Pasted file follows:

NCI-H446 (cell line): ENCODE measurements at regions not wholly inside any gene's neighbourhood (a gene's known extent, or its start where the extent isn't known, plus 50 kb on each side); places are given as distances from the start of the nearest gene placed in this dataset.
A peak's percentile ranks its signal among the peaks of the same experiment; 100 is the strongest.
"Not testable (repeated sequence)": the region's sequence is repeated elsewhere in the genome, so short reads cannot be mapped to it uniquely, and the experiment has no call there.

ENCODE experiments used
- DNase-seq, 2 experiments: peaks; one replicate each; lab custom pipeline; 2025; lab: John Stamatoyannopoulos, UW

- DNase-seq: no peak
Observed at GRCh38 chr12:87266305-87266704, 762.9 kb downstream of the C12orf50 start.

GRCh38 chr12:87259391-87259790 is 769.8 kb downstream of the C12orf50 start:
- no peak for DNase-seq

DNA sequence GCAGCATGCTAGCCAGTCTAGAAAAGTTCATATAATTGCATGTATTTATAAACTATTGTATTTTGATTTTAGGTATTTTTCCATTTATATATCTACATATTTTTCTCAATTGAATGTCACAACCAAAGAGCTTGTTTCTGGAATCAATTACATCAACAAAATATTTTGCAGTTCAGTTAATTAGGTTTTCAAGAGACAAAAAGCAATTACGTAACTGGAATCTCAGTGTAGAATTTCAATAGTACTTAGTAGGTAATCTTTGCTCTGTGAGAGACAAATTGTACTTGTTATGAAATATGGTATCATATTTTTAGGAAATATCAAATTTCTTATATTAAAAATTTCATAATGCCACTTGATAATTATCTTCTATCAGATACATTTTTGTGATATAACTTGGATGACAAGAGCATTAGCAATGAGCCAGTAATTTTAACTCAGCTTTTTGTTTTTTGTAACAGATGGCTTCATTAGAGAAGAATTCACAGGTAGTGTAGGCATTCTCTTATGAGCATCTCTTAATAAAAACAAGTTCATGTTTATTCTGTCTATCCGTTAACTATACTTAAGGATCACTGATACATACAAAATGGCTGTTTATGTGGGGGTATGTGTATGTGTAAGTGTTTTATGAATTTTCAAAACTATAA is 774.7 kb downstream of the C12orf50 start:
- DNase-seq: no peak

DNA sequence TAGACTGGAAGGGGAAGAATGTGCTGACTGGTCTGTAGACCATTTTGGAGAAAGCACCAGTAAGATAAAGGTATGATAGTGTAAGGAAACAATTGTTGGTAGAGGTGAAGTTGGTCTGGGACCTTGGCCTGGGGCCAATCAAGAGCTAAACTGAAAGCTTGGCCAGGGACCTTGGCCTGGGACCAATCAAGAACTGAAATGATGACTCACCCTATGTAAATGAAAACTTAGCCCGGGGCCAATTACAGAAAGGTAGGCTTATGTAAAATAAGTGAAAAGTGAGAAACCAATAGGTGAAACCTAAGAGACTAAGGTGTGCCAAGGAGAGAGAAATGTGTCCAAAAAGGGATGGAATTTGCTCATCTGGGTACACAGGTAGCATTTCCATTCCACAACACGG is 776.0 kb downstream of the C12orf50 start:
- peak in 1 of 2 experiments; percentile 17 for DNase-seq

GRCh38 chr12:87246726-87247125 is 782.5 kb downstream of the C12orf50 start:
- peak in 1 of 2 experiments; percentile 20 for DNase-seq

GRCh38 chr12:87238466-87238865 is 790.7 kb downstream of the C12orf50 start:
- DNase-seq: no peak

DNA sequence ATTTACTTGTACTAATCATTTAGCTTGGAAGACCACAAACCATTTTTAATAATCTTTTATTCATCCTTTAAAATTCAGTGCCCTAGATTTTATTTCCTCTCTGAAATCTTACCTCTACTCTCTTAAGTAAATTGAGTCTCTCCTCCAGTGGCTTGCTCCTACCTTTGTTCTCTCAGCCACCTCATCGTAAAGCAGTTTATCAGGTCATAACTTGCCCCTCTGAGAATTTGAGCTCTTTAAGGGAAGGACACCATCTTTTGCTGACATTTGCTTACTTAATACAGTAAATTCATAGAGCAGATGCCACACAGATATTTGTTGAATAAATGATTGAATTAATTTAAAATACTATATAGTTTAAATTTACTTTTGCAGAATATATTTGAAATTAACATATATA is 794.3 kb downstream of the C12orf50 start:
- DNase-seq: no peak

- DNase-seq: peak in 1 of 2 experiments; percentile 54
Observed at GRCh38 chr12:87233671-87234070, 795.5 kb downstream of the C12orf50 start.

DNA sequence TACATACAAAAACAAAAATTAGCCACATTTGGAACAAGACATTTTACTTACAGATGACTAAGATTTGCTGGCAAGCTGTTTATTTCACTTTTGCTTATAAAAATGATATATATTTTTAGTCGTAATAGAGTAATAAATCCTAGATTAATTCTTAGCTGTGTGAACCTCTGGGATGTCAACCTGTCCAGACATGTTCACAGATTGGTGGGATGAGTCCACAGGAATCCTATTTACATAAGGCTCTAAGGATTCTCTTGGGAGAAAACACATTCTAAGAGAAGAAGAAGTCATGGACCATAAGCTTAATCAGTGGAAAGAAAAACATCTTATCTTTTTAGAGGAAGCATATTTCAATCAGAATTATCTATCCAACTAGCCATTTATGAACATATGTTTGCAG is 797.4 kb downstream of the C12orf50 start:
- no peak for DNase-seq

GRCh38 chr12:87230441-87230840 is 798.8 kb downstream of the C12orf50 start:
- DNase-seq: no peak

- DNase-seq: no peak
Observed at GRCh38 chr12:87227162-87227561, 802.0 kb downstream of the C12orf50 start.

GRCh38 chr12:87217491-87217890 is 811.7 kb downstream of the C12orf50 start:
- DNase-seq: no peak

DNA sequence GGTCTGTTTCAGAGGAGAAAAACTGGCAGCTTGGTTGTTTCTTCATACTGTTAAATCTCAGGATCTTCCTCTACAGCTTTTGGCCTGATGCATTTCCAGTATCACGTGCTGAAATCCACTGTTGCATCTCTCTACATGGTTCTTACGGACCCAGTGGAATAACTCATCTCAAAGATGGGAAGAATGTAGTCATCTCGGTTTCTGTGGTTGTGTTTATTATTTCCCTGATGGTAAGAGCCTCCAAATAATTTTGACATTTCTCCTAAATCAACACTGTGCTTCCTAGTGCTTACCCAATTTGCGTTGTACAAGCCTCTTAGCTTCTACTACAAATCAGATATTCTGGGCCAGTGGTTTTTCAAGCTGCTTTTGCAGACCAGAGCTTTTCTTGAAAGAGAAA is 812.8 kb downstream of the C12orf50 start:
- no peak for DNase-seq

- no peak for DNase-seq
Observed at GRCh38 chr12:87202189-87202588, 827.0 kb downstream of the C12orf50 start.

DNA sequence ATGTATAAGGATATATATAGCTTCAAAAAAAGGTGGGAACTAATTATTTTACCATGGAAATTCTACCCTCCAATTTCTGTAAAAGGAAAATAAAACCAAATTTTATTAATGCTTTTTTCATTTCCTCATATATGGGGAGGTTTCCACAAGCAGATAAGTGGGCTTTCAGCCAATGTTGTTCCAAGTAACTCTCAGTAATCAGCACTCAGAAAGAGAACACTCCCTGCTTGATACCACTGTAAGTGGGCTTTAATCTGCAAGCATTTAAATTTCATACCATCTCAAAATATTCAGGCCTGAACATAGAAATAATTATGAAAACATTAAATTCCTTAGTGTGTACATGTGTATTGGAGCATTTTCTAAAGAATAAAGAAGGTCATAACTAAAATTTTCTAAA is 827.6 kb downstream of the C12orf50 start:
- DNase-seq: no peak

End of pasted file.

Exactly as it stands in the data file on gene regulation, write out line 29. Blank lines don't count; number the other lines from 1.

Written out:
- DNase-seq: no peak